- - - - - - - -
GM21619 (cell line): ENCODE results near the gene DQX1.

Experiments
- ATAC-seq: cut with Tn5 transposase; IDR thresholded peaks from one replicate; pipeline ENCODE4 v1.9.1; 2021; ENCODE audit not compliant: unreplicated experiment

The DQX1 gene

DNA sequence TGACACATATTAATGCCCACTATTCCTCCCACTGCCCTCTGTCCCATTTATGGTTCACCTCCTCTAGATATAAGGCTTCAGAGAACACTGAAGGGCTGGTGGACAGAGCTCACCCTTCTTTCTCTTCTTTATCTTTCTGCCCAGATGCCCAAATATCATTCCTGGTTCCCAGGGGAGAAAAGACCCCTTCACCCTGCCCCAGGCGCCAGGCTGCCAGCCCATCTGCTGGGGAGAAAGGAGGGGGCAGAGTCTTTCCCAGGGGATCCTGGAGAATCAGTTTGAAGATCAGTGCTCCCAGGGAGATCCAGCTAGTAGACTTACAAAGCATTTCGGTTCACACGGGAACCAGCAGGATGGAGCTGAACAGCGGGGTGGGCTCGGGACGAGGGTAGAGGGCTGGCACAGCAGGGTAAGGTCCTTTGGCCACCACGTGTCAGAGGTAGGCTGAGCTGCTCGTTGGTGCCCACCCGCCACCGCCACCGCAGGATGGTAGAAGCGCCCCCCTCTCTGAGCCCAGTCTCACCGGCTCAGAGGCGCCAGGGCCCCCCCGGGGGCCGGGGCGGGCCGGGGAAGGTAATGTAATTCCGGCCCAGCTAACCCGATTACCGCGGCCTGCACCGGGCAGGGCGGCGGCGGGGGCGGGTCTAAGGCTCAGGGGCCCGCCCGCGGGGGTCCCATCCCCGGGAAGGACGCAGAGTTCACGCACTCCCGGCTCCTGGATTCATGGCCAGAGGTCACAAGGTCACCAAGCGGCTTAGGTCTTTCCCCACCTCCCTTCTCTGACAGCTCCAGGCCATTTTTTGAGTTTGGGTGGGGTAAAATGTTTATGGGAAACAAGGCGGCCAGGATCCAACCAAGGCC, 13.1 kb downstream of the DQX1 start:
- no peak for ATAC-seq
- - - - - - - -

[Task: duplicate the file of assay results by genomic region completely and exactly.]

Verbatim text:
GM21619 (cell line): ENCODE results near the gene DQX1.

Experiments
- ATAC-seq: cut with Tn5 transposase; IDR thresholded peaks from one replicate; pipeline ENCODE4 v1.9.1; 2021; ENCODE audit not compliant: unreplicated experiment

The DQX1 gene

DNA sequence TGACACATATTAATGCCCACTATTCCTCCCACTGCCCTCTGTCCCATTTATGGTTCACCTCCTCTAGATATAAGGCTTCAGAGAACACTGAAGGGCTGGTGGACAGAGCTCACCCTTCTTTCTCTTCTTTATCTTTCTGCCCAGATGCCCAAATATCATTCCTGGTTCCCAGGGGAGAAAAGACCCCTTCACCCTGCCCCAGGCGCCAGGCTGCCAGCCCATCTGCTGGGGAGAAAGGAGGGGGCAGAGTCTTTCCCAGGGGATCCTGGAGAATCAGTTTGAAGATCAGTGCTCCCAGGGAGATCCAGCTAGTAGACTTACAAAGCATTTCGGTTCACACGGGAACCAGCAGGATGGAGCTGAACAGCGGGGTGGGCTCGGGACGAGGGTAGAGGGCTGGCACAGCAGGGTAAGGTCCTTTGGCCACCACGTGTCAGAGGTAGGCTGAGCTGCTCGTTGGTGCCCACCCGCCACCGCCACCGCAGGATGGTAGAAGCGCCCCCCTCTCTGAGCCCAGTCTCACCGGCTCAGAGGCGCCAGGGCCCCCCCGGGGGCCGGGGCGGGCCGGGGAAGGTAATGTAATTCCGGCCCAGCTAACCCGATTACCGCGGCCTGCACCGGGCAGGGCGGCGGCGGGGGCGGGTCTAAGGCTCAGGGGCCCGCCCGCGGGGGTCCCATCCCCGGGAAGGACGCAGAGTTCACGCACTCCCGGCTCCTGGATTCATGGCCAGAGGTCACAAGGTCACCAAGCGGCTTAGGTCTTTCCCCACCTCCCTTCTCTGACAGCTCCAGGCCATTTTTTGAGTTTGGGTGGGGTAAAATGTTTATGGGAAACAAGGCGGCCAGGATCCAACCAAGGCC, 13.1 kb downstream of the DQX1 start:
- no peak for ATAC-seq